Every year the “greats” who perform at the Trustee Benefit for Dominican University come from the ranks of the world’s finest musicians. The roster, in fact, is nothing short of remarkable (see sidebar of past performers) and the 25th anniversary edition is no exception. Soprano Rene Fleming, fresh from a recent European tour with the Moscow Chamber Orchestra, presents a public recital in Lund Auditorium at Dominican University this Sunday, March 5 at 3 p.m. Miss Fleming is accompanied by pianist Richard Bado, who tours with her to six cities this season.

The honor roll of world-class talent at past Trustee concerts begs the question, “What could possibly top that?” For this year’s program, all bets are that “America’s beautiful voice,” as soprano Rene Fleming has been crowned, will top them all. Naturally gifted with an exceptionally lyrical voice, critics have described Miss Fleming’s singing of a broad range of solo and operatic repertoire as “ravishing” and “sumptuous.”

The program features English and Italian excerpts from operas by Purcell and Handel, as well as poetry by Walt Whitman in George Crumb’s haunting “Apparition.” Several well-loved lieder by Schumann, including many works from 1840, his “Year of the Song,” will close the recital.

In addition to leading roles in the world’s major opera houses, Fleming is recorded on more than 100 DVDs and CDs, winning her first Grammy in 1999 for a recording of songs and arias aptly named The Beautiful Voice. Her extensive discography won her the first-ever Solti Prize for recording artistry from the French Academy of Recorded Song.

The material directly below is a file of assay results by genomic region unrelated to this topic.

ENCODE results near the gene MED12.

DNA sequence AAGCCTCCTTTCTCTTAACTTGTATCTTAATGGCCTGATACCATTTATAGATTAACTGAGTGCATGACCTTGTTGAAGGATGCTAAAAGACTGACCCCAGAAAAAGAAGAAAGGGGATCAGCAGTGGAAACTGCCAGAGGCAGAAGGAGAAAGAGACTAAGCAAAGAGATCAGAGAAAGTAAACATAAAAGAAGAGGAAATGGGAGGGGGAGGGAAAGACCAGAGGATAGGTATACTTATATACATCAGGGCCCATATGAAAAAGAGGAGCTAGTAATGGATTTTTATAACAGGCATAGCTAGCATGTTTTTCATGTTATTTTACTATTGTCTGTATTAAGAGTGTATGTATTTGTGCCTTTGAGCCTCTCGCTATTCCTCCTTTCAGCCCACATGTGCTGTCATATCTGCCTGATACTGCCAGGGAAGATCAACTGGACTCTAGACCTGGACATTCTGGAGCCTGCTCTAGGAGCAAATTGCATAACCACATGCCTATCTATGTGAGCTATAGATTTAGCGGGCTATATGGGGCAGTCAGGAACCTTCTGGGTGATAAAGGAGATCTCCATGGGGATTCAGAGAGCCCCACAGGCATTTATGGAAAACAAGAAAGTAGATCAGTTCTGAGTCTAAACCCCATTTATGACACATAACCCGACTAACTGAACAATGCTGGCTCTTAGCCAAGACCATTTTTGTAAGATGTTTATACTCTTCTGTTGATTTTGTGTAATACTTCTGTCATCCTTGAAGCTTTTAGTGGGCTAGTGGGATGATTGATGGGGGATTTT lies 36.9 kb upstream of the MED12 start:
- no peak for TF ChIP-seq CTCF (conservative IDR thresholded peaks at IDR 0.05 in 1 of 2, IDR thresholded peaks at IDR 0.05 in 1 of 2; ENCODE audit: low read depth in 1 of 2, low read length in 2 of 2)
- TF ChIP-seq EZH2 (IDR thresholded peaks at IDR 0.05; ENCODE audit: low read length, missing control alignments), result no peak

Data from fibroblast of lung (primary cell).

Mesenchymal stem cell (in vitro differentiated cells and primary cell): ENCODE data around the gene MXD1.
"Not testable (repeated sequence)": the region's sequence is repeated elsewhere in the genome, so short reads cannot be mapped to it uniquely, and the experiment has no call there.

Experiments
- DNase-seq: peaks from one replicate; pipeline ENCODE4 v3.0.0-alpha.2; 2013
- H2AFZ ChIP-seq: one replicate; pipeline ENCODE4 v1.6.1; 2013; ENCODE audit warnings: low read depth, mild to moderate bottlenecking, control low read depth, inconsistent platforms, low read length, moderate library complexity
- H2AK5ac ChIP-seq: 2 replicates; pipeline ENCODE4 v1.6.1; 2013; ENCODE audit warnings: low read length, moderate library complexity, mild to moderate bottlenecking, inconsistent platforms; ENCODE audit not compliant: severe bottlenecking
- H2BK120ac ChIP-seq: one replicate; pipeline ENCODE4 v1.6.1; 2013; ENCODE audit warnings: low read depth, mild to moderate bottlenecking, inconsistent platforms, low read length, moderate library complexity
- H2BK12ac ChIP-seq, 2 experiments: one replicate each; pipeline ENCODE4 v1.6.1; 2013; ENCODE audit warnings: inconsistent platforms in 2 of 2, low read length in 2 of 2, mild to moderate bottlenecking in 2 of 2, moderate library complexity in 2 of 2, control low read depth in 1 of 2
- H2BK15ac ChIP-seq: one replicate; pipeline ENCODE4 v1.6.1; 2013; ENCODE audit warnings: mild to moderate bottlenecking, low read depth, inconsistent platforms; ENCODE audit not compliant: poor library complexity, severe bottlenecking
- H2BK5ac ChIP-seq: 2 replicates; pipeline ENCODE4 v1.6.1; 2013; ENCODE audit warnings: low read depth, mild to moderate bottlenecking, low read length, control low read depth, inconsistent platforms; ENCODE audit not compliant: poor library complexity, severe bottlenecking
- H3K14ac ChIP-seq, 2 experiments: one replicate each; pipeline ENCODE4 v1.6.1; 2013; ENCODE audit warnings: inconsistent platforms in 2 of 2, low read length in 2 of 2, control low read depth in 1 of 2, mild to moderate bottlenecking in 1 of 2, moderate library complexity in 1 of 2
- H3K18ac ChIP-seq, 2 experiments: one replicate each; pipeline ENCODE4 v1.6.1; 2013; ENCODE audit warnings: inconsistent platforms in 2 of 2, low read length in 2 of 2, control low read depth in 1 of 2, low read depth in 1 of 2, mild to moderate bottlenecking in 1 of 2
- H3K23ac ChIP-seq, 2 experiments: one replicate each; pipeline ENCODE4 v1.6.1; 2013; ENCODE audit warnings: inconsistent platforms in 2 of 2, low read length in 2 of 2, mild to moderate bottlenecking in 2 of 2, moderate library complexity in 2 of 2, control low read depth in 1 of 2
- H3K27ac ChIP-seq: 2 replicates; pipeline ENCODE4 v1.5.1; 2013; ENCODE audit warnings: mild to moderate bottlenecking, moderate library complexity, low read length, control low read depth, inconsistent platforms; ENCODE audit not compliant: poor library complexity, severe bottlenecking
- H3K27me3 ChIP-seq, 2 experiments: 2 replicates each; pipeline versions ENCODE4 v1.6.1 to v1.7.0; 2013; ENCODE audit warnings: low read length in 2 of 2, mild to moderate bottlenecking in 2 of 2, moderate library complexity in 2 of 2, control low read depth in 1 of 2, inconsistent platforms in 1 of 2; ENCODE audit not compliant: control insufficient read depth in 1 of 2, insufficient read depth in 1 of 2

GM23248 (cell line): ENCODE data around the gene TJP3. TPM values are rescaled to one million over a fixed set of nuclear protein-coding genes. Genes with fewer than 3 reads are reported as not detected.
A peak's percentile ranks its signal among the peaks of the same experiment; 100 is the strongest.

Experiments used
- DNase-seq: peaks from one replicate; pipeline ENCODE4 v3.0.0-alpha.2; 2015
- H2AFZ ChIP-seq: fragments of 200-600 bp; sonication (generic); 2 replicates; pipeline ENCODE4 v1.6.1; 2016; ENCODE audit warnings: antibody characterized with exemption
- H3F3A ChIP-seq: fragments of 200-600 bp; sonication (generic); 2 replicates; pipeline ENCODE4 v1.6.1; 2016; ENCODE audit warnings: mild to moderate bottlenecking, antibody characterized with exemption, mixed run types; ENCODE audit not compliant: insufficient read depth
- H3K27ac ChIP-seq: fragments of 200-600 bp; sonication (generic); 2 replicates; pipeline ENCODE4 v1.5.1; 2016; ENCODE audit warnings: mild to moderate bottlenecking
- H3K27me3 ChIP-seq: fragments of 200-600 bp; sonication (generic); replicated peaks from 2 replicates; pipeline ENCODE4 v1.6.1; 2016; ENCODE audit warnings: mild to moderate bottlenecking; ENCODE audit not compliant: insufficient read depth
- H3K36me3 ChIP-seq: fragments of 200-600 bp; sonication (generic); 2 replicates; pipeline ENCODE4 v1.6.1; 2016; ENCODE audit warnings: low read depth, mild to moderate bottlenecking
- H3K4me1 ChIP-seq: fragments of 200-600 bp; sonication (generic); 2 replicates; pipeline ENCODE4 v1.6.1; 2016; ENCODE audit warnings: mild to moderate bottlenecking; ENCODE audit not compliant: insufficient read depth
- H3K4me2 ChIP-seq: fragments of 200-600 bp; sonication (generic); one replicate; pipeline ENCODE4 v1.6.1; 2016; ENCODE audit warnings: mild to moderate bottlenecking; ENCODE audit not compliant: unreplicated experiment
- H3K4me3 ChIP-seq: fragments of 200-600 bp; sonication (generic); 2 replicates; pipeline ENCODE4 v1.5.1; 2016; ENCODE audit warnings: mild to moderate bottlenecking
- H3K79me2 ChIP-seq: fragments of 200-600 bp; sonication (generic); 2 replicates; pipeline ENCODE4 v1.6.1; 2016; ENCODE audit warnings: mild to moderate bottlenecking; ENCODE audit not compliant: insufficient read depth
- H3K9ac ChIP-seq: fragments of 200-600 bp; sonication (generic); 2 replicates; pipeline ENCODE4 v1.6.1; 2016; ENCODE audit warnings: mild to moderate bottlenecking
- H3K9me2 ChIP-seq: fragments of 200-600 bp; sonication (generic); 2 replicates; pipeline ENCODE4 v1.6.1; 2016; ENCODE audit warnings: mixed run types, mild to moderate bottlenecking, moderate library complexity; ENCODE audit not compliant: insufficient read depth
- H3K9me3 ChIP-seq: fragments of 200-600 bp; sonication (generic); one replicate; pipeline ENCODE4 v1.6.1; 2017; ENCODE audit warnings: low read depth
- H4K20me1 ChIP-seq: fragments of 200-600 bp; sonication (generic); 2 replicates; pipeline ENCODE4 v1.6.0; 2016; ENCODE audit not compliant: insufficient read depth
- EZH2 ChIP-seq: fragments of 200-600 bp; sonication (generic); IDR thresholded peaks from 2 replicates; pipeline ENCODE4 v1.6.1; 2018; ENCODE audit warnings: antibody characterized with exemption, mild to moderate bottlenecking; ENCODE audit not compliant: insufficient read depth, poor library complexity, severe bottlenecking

Hailed as one of the most significant American women of this generation by Ladies’ Home Journal and one of America’s “remarkable women” by designer Anne Klein, Fleming confesses that singing is hard work. What can be more significant, or more American, than hard work with ravishingly beautiful results?

She refers to bel canto singing, the standard technique of developing a lyrical and sparkling vocal line, as “extreme singing,” akin to the daring and discipline demanded in extreme sports. In building her musical career, which she initially thought would lead her to the jazz circuit, Miss Fleming says she nearly nearly killed herself to learn to sing. She is quick to pass on the hard-learned lessons and anecdotes in her recent book, The Inner Voice: The Making of a Singer (Viking /Penguin, 2004).

With an enviable operatic career already established and much promise for the future, Rene Fleming has done what divas do: she performs in custom gowns by Italian designer Gian-Franco Ferr, and she books performances around the world years in advance. The public has responded accordingly: New York chef Daniel Boulud created “La diva Rene,” a dessert, as her namesake; there is a Rene Fleming iris cultivar; and Annie Leibovitz photographed her for the essay “Women.”